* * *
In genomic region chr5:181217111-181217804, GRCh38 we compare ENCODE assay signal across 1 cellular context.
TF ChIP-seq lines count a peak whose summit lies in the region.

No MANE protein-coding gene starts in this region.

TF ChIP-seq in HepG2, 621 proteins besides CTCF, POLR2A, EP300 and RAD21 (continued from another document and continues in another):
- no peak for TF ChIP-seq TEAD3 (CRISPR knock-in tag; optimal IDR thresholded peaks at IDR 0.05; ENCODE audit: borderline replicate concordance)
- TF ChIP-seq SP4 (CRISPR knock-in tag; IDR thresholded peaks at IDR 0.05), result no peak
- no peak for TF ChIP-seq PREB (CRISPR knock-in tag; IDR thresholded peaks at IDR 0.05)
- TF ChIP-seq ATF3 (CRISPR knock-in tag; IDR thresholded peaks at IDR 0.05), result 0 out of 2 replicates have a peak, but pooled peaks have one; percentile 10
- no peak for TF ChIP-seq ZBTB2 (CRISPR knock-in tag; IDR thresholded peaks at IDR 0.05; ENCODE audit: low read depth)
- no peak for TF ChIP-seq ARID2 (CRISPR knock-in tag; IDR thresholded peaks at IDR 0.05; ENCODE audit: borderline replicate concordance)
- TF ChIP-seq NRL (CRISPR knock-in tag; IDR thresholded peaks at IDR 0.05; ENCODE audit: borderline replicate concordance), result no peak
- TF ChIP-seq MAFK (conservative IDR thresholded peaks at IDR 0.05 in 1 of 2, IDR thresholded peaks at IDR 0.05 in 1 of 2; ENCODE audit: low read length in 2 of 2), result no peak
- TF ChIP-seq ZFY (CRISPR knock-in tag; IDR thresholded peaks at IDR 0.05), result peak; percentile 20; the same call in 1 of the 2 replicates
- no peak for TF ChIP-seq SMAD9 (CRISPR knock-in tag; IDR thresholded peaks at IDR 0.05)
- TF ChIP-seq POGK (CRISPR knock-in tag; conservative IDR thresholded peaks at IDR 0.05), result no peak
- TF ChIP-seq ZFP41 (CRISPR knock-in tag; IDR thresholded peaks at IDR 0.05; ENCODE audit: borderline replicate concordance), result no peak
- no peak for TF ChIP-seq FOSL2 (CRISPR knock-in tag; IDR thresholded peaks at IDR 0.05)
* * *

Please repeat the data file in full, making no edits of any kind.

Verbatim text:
In genomic region chr5:181217111-181217804, GRCh38 we compare ENCODE assay signal across 1 cellular context.
TF ChIP-seq lines count a peak whose summit lies in the region.

No MANE protein-coding gene starts in this region.

TF ChIP-seq in HepG2, 621 proteins besides CTCF, POLR2A, EP300 and RAD21 (continued from another document and continues in another):
- no peak for TF ChIP-seq TEAD3 (CRISPR knock-in tag; optimal IDR thresholded peaks at IDR 0.05; ENCODE audit: borderline replicate concordance)
- TF ChIP-seq SP4 (CRISPR knock-in tag; IDR thresholded peaks at IDR 0.05), result no peak
- no peak for TF ChIP-seq PREB (CRISPR knock-in tag; IDR thresholded peaks at IDR 0.05)
- TF ChIP-seq ATF3 (CRISPR knock-in tag; IDR thresholded peaks at IDR 0.05), result 0 out of 2 replicates have a peak, but pooled peaks have one; percentile 10
- no peak for TF ChIP-seq ZBTB2 (CRISPR knock-in tag; IDR thresholded peaks at IDR 0.05; ENCODE audit: low read depth)
- no peak for TF ChIP-seq ARID2 (CRISPR knock-in tag; IDR thresholded peaks at IDR 0.05; ENCODE audit: borderline replicate concordance)
- TF ChIP-seq NRL (CRISPR knock-in tag; IDR thresholded peaks at IDR 0.05; ENCODE audit: borderline replicate concordance), result no peak
- TF ChIP-seq MAFK (conservative IDR thresholded peaks at IDR 0.05 in 1 of 2, IDR thresholded peaks at IDR 0.05 in 1 of 2; ENCODE audit: low read length in 2 of 2), result no peak
- TF ChIP-seq ZFY (CRISPR knock-in tag; IDR thresholded peaks at IDR 0.05), result peak; percentile 20; the same call in 1 of the 2 replicates
- no peak for TF ChIP-seq SMAD9 (CRISPR knock-in tag; IDR thresholded peaks at IDR 0.05)
- TF ChIP-seq POGK (CRISPR knock-in tag; conservative IDR thresholded peaks at IDR 0.05), result no peak
- TF ChIP-seq ZFP41 (CRISPR knock-in tag; IDR thresholded peaks at IDR 0.05; ENCODE audit: borderline replicate concordance), result no peak
- no peak for TF ChIP-seq FOSL2 (CRISPR knock-in tag; IDR thresholded peaks at IDR 0.05)